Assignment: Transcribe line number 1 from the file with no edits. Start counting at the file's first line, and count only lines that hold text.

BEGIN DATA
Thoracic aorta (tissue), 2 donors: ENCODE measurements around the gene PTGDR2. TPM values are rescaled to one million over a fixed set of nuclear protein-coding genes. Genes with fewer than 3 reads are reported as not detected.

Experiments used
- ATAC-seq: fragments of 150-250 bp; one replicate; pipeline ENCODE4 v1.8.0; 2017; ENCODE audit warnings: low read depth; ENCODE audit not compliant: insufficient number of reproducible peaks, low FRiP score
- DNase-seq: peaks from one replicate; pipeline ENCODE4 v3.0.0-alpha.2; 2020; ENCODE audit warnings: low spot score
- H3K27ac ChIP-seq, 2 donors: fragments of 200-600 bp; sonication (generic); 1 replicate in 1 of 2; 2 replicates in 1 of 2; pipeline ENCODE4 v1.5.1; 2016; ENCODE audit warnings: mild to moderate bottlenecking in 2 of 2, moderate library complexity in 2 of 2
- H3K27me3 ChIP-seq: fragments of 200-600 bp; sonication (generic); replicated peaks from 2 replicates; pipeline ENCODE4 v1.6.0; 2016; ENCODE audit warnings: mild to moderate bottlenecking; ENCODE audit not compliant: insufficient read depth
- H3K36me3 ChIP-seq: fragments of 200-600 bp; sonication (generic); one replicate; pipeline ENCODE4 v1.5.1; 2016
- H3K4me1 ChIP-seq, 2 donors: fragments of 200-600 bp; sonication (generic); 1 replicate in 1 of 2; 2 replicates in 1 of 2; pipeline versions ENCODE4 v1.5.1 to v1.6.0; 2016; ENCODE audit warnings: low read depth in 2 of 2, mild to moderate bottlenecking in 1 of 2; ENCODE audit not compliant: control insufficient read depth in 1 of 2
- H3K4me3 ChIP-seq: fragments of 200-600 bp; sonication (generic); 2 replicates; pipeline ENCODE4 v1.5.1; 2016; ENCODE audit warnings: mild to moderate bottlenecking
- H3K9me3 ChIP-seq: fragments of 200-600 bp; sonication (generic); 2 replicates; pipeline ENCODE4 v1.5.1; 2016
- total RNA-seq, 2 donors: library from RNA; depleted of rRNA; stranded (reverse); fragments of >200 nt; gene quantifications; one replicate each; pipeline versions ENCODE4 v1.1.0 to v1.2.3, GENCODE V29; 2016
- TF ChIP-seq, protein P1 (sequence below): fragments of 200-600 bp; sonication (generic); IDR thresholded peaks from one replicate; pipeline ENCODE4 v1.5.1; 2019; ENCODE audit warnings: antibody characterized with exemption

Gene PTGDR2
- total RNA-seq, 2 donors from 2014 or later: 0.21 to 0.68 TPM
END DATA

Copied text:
Thoracic aorta (tissue), 2 donors: ENCODE measurements around the gene PTGDR2. TPM values are rescaled to one million over a fixed set of nuclear protein-coding genes. Genes with fewer than 3 reads are reported as not detected.